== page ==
Judge my rig

I’m building my next PC. I’ve had to tinker with and upgrade computers a lot in my life, but I’ve never built one from the ground up. Also, I’ve always been a little antsy and phobic when I’ve had to upgrade machinery, so I think this will be a good exercise in developing some more mastery and confidence.

I’m modeling a high-performance PC: this machine will be doing some heavy-ish lifting with Adobe CS3, and I will be gaming on it as well. It’ll be running a dual boot, Vista and Ubuntu, hopefully 64-bit for both. I’ll start purchasing parts next week, but before that I’m exposing my parts list to the world for criticism and commentary.

First, have I done anything that’s just dumb (incompatible components, badly weak links in the system)?

Beyond that, am I being a chump in my choices? Am I spending too much for marginal improvements? Where can I get similar performance with a cheaper component? I want this to be a performance machine, but I’m trying to stay away from extreme indulgences.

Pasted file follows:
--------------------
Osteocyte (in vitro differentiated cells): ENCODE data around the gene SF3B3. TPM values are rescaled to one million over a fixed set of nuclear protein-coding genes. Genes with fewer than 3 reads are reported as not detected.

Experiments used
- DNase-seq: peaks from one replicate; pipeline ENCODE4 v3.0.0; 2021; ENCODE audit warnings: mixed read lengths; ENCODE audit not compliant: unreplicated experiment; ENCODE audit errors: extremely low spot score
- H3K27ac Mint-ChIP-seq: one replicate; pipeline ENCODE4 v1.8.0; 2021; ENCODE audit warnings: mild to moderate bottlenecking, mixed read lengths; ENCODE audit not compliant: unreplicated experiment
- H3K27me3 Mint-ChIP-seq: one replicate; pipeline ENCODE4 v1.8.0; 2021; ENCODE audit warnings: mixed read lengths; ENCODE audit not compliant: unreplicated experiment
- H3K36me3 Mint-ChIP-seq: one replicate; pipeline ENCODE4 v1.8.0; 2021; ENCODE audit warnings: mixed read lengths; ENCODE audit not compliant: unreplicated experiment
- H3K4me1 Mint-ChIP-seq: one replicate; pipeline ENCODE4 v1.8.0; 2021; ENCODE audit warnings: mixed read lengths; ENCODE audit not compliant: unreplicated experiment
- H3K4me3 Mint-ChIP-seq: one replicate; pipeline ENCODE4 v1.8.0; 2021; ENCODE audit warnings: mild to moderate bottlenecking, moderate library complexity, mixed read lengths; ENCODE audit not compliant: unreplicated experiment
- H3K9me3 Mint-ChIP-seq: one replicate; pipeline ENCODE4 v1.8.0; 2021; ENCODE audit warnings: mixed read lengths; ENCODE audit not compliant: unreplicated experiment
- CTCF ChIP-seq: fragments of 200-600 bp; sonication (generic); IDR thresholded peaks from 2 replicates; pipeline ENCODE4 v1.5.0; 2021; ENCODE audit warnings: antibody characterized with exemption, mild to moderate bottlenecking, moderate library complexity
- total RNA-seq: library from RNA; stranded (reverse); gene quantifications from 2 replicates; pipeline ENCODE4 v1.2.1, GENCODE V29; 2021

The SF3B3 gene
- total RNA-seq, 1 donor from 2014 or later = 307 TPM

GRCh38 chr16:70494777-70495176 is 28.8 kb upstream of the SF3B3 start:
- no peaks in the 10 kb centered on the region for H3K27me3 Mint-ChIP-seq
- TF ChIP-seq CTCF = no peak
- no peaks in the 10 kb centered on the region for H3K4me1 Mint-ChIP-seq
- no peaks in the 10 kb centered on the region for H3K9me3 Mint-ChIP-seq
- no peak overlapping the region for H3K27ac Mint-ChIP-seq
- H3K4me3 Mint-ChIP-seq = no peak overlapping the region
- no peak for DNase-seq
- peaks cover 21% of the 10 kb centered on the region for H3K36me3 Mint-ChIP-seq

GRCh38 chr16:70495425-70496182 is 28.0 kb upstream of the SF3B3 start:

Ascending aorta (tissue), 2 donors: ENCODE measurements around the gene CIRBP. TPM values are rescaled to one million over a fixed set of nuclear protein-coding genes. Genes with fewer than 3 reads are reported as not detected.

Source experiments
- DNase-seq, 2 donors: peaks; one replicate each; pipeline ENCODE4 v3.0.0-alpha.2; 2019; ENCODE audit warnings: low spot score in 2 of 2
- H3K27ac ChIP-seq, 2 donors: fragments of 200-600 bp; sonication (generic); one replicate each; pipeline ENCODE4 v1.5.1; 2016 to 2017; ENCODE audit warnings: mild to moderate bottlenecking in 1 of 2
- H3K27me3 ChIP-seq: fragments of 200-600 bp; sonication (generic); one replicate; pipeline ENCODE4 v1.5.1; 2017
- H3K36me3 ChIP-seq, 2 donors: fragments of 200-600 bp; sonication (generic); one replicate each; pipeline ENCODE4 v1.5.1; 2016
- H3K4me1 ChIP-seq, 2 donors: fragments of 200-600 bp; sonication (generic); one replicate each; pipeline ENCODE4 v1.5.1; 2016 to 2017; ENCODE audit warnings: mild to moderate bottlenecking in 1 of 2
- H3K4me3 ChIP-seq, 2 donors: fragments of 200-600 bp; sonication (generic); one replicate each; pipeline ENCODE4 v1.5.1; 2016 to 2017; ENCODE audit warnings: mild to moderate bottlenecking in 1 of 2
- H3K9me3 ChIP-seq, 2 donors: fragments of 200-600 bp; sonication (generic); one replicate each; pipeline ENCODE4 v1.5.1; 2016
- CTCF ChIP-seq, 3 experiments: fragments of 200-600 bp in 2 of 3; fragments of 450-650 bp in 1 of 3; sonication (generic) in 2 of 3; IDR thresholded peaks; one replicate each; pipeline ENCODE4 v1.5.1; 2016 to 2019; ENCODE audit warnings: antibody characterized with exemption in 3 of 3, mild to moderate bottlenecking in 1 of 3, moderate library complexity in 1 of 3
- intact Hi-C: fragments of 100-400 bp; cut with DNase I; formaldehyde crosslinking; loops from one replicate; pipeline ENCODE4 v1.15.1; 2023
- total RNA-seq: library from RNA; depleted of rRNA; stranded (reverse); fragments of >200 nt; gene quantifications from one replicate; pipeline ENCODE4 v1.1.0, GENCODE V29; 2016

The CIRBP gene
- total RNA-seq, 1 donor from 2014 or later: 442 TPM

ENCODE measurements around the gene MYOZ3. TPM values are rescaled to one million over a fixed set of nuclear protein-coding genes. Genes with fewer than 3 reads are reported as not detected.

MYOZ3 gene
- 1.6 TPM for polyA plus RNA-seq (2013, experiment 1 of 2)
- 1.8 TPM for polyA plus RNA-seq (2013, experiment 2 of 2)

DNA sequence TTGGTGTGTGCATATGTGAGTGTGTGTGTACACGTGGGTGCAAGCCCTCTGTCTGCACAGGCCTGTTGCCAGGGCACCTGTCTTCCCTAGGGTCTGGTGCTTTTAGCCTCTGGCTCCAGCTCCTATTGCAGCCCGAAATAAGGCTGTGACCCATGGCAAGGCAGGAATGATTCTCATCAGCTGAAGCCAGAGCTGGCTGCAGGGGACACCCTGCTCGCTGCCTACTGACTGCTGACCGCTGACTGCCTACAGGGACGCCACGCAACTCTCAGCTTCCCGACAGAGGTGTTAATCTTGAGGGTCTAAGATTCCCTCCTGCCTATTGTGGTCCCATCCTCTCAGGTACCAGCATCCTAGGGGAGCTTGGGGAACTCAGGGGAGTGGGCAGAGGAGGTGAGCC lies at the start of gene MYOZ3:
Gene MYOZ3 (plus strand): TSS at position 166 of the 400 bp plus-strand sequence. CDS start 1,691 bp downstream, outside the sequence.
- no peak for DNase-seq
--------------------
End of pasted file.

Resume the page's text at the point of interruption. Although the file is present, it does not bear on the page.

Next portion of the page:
Be merciless. I’d rather feel stupid now than stupid with the parts in my house.

Work Update

For years I worked on stuff that was secreted away onto shadowy corporate intranets, so it still doesn’t immediately occur to me that work products can be public and shared. But we’ve been working on lots of cool stuff at Terra Incognita that you can totally go look at.

  • Late last year we finished The Monticello Classroom, which gives teachers, students and other visitors to Monticello a rich set of resources to compose lesson plans; an online archive of Monticello collections; and, a set of interactive tools to engage with and share. We built this app in PHP with a port of the Mach-II MVC framework, and I built a cool little house builder in ActionScript 3 – it lets you mess up some architecture and then share it with friends.
  • We also released updates to The Genographic Project — this was a mix of ActionScript 2 and 3 and a whole lot of contextual learning about this complex and ambitious project.
  • For AARP, we created an interactive timeline for 1968 which turned out very nicely. I can’t claim much on this — Gregg did an amazing job developing this one — but I did get to have some fun at the tail end tweaking and deploying it, and besides it’s just cool.
  • Finally, the big project for early 2008 — we’ve delivered an exciting museum redesign that should be going live in the next couple of weeks. I’ll add some details when it goes public — until then, I’ll let you know that I’ll be speaking on it at the Texas Library Association conference later this week, with a focus on bringing archival collections online with tools like Flash and Fedora Commons.